Life Goes On

May 04, 2004

As I approach the end of week seven of unemployment, life goes on. Bills are getting paid, maple seeds are netted off the pool, and groceries are bought and consumed. The trash gets taken out, and the kitty litter gets changed. Dishes and clothes are dirtied and washed.

It is all starting to feel normal, or at least less out of control. On the one hand I think having a feeling of normalcy is good as it makes being here at home safe. Without a place of safety I'm not sure we could get through this period. So much of our lives outside of our home continues to be out of control.

Our combined search for employment has been largely fruitless. I am starting to grow weary of the process of crafting cover letters. After more than 100 applications across the country I am weary of the whole search. Worse than the tiredness I feel is the sense of doubt the lack of response has given me. It is very hard not to to beat myself up saying, "the only thing common to those 100 applications is me."

The potential buyer for the house has vanished into thin air. Repeated calls to the number they left only get a message service, and the messages I've left have been ignored. I'm ready for the next buyer, however, a contract template is loaded on my computer, ready to filled in and printed. The next offer won't be considered real until there is earnest money and a signed contract.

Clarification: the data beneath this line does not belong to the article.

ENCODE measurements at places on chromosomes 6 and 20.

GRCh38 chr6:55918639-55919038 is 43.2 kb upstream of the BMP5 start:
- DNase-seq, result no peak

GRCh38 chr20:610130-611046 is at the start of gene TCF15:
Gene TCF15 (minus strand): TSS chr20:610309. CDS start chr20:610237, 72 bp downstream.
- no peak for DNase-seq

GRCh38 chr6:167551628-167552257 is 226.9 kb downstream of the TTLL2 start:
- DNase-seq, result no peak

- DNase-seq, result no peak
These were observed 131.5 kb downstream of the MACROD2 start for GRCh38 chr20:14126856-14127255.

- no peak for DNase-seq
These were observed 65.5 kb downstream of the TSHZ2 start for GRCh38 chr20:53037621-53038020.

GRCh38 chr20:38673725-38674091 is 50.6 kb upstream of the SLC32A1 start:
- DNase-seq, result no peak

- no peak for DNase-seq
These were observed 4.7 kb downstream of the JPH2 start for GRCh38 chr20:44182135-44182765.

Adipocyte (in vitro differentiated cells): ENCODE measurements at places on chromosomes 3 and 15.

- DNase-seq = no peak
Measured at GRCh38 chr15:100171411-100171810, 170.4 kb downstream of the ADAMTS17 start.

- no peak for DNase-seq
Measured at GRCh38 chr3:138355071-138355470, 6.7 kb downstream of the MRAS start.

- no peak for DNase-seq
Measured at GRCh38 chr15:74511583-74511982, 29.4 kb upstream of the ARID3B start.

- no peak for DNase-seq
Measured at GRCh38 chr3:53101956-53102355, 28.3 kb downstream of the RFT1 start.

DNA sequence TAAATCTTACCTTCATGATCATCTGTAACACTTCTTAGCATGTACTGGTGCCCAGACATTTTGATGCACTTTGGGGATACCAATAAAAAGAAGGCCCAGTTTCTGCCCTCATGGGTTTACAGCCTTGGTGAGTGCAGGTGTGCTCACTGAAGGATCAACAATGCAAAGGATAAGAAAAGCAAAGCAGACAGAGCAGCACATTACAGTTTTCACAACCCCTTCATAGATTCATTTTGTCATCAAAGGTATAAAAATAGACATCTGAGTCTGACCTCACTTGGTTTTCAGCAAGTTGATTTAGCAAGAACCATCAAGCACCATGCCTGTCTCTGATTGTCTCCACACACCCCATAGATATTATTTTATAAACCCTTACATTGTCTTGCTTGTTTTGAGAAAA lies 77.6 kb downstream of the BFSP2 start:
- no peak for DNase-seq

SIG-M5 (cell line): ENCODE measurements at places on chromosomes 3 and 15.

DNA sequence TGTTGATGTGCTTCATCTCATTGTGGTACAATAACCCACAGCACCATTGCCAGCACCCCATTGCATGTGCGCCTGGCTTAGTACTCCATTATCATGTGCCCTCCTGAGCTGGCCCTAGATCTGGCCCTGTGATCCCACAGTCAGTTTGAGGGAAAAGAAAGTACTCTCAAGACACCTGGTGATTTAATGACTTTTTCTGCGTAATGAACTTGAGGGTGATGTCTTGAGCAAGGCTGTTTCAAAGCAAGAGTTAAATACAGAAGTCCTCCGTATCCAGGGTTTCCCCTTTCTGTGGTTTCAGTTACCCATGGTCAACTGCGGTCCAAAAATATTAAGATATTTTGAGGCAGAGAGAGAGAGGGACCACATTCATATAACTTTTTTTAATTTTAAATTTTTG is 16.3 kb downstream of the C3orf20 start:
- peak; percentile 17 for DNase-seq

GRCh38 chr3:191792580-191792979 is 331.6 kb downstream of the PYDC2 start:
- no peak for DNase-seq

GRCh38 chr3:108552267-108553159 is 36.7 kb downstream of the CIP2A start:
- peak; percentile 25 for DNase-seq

My birthday is later this week, May 7th to be exact. My parents have offered to drive over and take us out to dinner. I keep going back and forth over whether to accept their offer or not. To often in the past I have set aside my needs of the moment to try and take care of them. With both of their children out of work presently, I know they are full of unexpressed and unmet emotional needs. An evening with them will be difficult at best. I should call and ask for a rain check.

I realize that depression is setting in, getting a deeper hold on me. Forcing myself to do the little everyday things that I normally would do is helping. Letting myself off the hook for ignoring or putting off larger things is helping too. However I must strike a balance between taking care of myself in the moment and making sure I have a future that is away from this depression. I would feel so much better if I didn't feel so bad.

Life goes on and on.

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Mark H. Nichols

I am a husband, cellist, code prole, nerd, technologist, and all around good guy living and working in fly-over country. You should follow me on Twitter.